The year is 1950. World War Two ended half a decade ago. NATO has just been created. An insurgency in Korea is gaining ground. Harry Truman is President of the US, Robert Menzies is the PM of Australia. Amongst a backdrop of recovery in Europe and the culmination of tensions between the Stalinist Soviet Union and capitalist America, Woroni was born.
I claim to know next to nothing about the decisions that caused this newspaper to exist. Student journalism as a whole, however, and the power of the student bodies they represent, has consistently changed the shape of the world over time.
Student protests have had a history well before the conception of this magazine. A quick look back shows one example as early as 1519, from Joseon Dynasty Korea, when students petitioned the then King and took up arms in an attempt to save a beleaguered War Minister, who subsequently swallowed cyanide in jail. Student activism could only go up from then.
And it did: in the late 19th century, student protests around St Petersburg forced the Tsardom of Russia to act on the famine plaguing the nation. These same students were just five years previously set back by the University Statute of Alexander III’s reactionary administration. The resilience inherent to the student tradition of fighting the good fight draws deeply from a wealth of history.
As 1950 came and went, student publications became synonymous with the causes of liberal progression in the Western world, and yet all across the globe student’s voices were heard. More obvious examples litter the Cold War years, the most notable including the University of Wisconsin’s Dow Riots of 1968, which protested the use of chemical warfare by the American government. In Prague, Jan Palach, a student, self-immolated in response to his government’s inability to stop the Soviet invasion in the Prague Spring just a year earlier (he now has a memorial plaque outside the Czech Republic’s largest museum). Iran heard fears of an American conspiracy as the result a resounding call from local students, who in 1979 initiated the Iran hostage crisis at the US Embassy in Tehran, holding 52 hostage. Tiananmen Square in 1989 saw the Communist red of the symbolic heart of post-revolutionary China darken with the blood of students.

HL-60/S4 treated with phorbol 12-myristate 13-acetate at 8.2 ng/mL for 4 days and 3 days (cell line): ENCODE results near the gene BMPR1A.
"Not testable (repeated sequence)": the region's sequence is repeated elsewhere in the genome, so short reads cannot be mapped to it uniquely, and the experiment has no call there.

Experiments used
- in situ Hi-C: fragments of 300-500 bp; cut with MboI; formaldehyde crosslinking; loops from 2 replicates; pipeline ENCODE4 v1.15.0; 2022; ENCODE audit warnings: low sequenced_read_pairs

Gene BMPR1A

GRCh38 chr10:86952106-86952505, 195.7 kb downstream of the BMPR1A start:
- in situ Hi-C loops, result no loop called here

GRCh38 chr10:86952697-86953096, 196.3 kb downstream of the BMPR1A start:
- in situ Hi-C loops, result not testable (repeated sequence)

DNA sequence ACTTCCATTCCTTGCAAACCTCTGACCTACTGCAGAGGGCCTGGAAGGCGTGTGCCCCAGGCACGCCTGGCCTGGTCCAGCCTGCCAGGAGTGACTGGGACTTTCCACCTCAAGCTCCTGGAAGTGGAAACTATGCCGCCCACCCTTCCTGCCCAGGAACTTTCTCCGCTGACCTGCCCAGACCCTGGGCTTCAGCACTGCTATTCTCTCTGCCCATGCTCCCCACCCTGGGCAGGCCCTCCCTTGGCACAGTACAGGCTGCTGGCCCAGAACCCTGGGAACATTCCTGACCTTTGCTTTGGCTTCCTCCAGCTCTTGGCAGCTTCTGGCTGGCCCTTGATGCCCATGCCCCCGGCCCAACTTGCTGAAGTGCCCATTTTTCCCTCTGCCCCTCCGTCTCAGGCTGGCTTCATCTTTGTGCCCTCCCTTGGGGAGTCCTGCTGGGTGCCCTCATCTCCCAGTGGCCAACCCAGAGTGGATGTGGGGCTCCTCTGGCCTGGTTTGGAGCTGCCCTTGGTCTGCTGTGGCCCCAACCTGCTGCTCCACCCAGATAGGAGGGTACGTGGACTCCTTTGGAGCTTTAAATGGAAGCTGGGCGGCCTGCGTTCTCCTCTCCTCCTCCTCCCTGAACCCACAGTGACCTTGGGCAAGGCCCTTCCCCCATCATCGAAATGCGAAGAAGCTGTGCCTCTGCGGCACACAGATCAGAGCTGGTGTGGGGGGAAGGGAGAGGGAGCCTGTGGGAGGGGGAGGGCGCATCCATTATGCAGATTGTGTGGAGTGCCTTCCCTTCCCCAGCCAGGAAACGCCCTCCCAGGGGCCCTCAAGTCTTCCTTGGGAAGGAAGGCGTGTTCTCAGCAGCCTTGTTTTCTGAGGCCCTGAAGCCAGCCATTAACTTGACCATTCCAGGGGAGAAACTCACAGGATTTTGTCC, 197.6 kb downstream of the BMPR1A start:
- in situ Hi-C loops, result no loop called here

As Woroni turns 65, its significance is not in the number, but rather the continued promotion of the tradition of ideas and beliefs being published and critiqued. This above all stands strong as the foundation for ensuring youth all around the world can have their say and affect change. Students have a voice, and student publications like Woroni foster this. May there be 65 years more.